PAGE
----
"Not much is damaged. The garage film footage of CO Broadway is mostly fine, the only damaged stuff is not live footage. I watched everything but only had a limited amount transferred to tape as it was so expensive. There was quite a lot of Bonds stuff in the Clash on Broadway rushes that I found. "

"Regarding the Clash on Broadway release, who knows - the rushes will probably be handed back to Sony as they are the joint rights holder along with the Clash so who knows? But it's going to need a lot of restoration before that - it's a big job."

Filming shelved?

"I worked for the Clash during the Summer of 1981 Bond's shows. They filmed everything for the intended "Clash on Broadway" film...you couldn't take a leak without a camera in your face.

As I understand it the project was trashed when the band split up (I think it was when Topper left) shortly after the tour, and they were never able to work out the legal details while everyone was feuding. Noam"

Video /Clash on Broadway/TV News Reports

TV cameras from 2 channels covered the concert for the news channels on the opening night and good quality video dubs circulate on Clash On TV Vol.1. Channel News 4 has live clips of Armagideon Time, Bankrobber and I’m So Bored With The USA.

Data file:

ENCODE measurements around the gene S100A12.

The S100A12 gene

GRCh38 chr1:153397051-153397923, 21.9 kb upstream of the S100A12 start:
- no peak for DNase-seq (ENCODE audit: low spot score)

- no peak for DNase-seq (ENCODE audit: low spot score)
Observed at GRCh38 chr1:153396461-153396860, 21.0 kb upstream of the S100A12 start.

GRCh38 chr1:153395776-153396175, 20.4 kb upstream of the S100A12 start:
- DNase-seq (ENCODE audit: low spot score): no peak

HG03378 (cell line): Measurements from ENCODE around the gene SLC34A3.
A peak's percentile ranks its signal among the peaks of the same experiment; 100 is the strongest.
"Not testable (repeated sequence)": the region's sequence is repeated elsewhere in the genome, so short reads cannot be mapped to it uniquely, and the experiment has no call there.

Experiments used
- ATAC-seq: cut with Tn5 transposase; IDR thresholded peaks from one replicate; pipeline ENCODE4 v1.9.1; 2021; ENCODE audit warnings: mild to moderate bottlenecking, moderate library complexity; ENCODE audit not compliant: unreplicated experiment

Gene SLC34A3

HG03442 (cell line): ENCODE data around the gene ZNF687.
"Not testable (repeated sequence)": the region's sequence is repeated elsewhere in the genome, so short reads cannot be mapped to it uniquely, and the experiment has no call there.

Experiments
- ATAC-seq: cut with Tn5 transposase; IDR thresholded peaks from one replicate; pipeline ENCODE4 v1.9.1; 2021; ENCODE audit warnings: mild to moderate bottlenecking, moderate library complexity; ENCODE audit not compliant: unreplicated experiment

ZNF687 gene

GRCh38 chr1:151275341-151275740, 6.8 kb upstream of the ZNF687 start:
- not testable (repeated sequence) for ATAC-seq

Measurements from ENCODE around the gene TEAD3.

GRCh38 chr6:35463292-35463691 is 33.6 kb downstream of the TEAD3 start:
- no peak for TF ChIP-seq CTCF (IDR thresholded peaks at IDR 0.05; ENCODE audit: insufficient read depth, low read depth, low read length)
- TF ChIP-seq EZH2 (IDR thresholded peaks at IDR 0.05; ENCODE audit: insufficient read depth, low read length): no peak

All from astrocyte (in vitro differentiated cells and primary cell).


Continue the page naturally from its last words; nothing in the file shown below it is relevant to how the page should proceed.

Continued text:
Seperately there is footage that includes the press conference and nearly all of London Calling uncut with the band in the dressing room, running up the stairs and on stage, though this may be a mix of the opening press conference and Don Letts footage from the 9th June.

Clash on TV [also booted identically as TV Calling]Clash on TV begins with a classic Joe interview clip - “Everywhere, everything is no good, everybody’s walking around going this is no good, everything is gone wrong” cuts to a live clip of Brand New Cadillac, then back to Joe “So there’s no time to stand around with some nice pair of velvet trousers on going on about what you’re gonna do to your women tonight!” Paul is also interviewed about their support of political issues.

Channel 7 live has short clips of London Calling and Magnificent Seven, and includes an interview clip with Kosmo. It also shows missiles being thrown at Grandmaster Flash.

These reports though broadcast on the 29th have live footage definitely from the 28th May, “last night” as it states on screen and then goes onto say “If you want to see them tonight you must have ticketron tickets” and talks about the situation prior to the City Building Department closing Bonds indefinitely on the Saturday 30th morning which resulted in the mini-riot when the matinee crowd were turned away.